COVID-19, the overdose crisis and the climate crisis have forced many urgent issues in front of the public eye and to the top of our policy-makers' desks. But when creating new legislation, to what extent does the government rely on the advise of scientific experts — and how are those experts found? In this talk, Kimberly Girling, Interim Executive Director of Evidence For Democracy, will break down her organization's recent findings on scientific integrity in British Columbia, as well as the results of their national study that looked into how federal Members of Parliament find and use scientific evidence.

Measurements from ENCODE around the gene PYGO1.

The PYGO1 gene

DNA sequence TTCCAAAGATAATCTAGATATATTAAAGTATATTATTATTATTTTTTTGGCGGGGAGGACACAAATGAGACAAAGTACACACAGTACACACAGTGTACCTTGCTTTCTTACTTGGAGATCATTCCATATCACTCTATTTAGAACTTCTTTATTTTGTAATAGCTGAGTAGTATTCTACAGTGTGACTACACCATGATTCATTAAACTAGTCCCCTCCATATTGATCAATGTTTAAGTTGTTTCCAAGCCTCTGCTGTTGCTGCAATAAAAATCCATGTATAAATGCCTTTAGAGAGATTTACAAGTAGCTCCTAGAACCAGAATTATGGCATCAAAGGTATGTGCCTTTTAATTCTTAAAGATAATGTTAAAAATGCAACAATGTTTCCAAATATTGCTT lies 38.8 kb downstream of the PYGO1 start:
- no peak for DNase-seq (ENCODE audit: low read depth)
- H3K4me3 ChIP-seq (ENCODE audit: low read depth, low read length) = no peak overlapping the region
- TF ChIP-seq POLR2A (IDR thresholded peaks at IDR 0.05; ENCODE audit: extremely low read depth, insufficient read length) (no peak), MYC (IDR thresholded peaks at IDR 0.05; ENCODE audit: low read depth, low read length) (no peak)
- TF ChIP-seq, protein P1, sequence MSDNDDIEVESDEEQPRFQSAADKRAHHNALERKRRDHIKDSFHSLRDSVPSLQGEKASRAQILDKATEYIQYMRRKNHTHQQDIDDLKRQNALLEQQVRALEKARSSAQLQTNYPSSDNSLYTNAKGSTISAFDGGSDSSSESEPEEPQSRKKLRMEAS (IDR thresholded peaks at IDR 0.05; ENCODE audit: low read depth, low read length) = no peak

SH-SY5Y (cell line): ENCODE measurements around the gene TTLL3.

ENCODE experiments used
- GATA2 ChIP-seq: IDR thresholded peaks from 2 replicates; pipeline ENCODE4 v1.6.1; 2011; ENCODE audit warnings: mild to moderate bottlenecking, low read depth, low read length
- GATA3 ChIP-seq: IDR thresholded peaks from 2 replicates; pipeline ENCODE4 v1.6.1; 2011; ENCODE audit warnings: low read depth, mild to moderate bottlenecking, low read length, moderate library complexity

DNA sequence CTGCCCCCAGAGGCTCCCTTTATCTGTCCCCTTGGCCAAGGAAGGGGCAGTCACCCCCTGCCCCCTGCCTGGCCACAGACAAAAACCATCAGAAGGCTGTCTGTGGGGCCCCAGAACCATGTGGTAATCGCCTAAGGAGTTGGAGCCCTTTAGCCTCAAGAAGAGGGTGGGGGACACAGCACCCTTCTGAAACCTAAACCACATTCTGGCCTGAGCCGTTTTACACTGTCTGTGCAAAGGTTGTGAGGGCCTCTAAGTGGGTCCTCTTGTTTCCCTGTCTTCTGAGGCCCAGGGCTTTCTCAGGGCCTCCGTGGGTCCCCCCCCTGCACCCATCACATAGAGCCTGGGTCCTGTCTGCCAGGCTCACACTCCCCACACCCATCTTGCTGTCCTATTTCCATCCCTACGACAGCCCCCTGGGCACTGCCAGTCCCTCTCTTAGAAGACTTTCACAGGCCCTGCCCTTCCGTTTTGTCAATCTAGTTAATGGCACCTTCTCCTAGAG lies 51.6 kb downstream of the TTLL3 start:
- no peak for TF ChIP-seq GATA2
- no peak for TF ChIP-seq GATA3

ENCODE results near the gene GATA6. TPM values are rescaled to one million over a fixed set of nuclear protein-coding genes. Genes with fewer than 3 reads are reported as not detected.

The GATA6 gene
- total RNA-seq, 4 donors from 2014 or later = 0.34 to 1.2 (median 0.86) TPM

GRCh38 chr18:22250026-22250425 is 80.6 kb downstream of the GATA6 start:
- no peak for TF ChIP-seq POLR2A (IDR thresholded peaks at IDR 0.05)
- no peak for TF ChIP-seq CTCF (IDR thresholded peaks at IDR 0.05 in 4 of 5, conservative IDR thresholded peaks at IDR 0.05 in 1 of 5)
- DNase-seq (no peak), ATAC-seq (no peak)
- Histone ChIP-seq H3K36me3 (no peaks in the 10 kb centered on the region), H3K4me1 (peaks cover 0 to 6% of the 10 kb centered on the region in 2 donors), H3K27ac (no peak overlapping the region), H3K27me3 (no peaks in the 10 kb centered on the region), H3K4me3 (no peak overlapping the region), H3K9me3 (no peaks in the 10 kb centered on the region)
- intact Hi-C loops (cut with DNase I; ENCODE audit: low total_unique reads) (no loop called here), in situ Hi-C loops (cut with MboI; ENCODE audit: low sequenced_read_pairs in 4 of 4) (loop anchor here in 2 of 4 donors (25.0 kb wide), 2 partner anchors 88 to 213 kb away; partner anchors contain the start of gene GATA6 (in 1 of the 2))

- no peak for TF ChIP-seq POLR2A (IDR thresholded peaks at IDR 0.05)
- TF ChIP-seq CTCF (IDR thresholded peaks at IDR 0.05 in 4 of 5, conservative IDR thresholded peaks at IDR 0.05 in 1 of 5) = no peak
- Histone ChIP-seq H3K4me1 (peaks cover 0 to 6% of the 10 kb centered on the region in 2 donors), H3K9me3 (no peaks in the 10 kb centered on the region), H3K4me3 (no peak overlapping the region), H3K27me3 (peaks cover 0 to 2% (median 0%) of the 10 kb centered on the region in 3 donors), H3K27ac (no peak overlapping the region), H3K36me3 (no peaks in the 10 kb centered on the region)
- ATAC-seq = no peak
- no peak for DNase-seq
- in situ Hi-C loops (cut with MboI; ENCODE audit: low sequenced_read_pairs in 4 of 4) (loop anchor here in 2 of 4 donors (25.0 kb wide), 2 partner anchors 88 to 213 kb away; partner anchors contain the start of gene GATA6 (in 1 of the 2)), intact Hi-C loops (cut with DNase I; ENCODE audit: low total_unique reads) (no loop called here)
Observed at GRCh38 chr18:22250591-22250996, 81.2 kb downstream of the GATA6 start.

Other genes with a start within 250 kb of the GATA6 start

Prior to her time at Evidence in Democracy, Girling received her PhD in Neuroscience from the University of British Columbia. She has worked closely with government policy through her time as a Mitacs Canadian Science Policy fellow and as a Science Policy Analyst in two departments of the federal government. Throughout her time as a scientist, Girling has participated in several initiatives involving global and public health, harm reduction, and drug policy.
NOTE: This event is exclusive to BC Humanist Association members. You can join our membership program today for as low as $10 a year — just click here.